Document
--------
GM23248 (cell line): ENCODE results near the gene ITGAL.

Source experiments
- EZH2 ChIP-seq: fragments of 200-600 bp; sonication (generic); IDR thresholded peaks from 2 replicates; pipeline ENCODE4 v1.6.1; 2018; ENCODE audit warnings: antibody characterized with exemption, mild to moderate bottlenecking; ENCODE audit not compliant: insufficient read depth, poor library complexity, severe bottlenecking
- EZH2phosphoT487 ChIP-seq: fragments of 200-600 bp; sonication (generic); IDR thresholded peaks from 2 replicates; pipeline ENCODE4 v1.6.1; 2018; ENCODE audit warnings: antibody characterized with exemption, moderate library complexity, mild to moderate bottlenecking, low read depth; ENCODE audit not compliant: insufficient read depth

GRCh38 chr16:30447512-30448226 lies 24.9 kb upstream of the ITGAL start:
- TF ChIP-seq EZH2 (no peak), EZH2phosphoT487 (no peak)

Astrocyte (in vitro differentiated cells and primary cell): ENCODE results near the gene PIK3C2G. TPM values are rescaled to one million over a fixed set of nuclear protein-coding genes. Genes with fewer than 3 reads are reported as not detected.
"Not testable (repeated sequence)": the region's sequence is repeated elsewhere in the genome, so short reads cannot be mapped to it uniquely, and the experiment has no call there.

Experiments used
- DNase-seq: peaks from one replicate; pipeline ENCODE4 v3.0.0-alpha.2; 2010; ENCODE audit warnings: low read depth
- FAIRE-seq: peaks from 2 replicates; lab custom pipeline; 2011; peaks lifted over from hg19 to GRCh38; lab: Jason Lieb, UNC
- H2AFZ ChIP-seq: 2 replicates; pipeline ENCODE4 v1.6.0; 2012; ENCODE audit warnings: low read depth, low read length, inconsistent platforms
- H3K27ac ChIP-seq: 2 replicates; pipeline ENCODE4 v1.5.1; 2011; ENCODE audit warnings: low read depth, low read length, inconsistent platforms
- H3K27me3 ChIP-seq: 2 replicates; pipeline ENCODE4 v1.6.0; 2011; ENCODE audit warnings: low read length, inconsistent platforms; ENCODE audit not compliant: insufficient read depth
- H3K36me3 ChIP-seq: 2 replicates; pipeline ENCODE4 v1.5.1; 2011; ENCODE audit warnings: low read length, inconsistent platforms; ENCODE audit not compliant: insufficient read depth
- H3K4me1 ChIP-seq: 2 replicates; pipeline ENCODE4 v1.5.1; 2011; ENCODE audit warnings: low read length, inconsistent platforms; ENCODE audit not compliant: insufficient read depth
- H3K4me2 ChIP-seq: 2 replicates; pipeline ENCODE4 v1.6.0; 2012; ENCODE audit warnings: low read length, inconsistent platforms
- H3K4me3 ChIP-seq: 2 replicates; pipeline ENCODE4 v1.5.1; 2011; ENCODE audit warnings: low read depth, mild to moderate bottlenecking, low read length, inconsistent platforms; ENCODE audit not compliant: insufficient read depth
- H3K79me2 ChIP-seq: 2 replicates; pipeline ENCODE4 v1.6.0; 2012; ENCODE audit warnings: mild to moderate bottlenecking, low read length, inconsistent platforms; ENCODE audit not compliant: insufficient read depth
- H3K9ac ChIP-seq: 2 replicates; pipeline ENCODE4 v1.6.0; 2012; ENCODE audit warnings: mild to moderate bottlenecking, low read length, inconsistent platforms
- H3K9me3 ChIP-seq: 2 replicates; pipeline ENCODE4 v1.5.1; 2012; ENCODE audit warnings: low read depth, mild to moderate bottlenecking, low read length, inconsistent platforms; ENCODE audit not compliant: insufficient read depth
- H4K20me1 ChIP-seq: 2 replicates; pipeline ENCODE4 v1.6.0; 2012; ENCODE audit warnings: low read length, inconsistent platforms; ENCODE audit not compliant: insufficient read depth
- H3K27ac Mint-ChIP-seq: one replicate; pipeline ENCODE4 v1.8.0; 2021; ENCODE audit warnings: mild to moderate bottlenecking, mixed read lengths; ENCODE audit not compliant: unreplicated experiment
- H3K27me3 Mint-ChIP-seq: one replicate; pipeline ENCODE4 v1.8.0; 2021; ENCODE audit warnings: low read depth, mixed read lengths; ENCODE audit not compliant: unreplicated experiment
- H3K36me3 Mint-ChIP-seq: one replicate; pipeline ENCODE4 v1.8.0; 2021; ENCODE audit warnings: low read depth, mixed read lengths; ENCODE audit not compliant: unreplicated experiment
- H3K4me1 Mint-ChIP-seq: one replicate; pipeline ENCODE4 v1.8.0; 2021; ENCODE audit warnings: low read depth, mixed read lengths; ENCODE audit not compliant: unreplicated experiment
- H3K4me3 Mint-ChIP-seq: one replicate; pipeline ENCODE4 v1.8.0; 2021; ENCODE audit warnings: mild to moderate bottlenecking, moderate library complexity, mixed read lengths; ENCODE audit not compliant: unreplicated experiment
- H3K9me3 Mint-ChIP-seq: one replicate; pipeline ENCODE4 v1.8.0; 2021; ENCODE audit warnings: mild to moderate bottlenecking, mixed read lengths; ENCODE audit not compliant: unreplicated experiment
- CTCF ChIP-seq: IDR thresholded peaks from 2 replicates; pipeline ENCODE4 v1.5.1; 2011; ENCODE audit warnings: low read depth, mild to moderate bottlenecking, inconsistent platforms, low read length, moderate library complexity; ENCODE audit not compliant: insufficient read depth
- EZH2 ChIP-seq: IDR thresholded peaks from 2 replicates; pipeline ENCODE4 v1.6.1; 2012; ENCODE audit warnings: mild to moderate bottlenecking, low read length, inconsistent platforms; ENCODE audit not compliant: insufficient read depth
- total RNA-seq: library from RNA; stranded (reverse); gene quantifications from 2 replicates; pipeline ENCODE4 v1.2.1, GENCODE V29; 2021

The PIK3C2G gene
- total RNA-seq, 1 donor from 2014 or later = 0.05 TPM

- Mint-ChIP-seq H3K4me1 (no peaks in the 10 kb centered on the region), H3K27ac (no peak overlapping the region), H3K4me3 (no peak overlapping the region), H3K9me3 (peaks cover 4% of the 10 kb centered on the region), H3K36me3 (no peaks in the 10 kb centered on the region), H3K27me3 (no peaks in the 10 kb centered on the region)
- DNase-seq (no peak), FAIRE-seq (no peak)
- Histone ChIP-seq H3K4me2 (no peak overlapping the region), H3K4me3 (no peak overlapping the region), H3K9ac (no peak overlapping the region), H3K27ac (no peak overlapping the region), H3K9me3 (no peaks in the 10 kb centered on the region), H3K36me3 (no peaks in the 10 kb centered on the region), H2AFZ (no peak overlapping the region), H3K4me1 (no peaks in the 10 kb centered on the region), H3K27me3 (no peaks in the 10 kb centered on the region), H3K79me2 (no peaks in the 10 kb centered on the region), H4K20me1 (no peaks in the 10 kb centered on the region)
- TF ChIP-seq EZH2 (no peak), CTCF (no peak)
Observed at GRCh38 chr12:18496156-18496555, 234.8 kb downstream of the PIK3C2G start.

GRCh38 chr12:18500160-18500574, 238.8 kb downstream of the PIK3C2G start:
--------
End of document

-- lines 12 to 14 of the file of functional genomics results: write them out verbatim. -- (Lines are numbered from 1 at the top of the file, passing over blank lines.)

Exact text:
- H2AFZ ChIP-seq: 2 replicates; pipeline ENCODE4 v1.6.0; 2012; ENCODE audit warnings: low read depth, low read length, inconsistent platforms
- H3K27ac ChIP-seq: 2 replicates; pipeline ENCODE4 v1.5.1; 2011; ENCODE audit warnings: low read depth, low read length, inconsistent platforms
- H3K27me3 ChIP-seq: 2 replicates; pipeline ENCODE4 v1.6.0; 2011; ENCODE audit warnings: low read length, inconsistent platforms; ENCODE audit not compliant: insufficient read depth